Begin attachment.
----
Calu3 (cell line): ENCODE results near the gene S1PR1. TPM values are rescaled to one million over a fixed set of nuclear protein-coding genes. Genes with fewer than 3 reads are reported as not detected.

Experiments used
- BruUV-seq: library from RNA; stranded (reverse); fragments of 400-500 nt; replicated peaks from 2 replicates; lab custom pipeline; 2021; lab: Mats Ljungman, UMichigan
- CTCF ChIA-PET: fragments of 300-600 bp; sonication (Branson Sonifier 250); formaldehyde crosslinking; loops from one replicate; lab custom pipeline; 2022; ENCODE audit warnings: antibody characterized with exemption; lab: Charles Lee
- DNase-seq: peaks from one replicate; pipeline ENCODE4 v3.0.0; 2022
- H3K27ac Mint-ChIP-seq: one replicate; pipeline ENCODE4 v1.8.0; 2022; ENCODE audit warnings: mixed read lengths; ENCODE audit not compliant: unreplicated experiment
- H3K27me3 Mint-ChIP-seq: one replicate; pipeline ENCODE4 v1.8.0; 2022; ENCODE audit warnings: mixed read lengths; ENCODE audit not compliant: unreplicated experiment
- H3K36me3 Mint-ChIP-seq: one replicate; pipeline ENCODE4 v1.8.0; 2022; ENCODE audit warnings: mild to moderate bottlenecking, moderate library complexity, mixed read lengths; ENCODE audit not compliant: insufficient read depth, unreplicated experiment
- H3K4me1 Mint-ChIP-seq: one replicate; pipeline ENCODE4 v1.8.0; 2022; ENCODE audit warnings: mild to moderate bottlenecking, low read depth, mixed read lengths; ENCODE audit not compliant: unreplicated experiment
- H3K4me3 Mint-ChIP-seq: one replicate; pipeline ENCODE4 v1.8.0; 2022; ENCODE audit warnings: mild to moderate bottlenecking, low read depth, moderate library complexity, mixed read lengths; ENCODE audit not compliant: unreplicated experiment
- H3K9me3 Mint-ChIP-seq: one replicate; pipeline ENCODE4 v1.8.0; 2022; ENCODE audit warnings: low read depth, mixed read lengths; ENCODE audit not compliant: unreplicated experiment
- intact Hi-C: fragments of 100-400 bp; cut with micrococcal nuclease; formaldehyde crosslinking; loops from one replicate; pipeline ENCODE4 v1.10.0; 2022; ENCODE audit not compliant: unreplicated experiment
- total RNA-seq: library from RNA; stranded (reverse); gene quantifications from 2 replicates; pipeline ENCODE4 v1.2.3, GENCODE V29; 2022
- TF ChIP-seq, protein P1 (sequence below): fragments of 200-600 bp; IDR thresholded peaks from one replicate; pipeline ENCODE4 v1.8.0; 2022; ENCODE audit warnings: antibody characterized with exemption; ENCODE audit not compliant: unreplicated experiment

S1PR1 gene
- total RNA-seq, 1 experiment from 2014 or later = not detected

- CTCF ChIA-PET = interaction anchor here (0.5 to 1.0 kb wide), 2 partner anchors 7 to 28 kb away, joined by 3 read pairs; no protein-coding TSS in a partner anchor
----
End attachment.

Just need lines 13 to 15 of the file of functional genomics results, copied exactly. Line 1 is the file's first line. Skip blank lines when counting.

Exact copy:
- total RNA-seq: library from RNA; stranded (reverse); gene quantifications from 2 replicates; pipeline ENCODE4 v1.2.3, GENCODE V29; 2022
- TF ChIP-seq, protein P1 (sequence below): fragments of 200-600 bp; IDR thresholded peaks from one replicate; pipeline ENCODE4 v1.8.0; 2022; ENCODE audit warnings: antibody characterized with exemption; ENCODE audit not compliant: unreplicated experiment

S1PR1 gene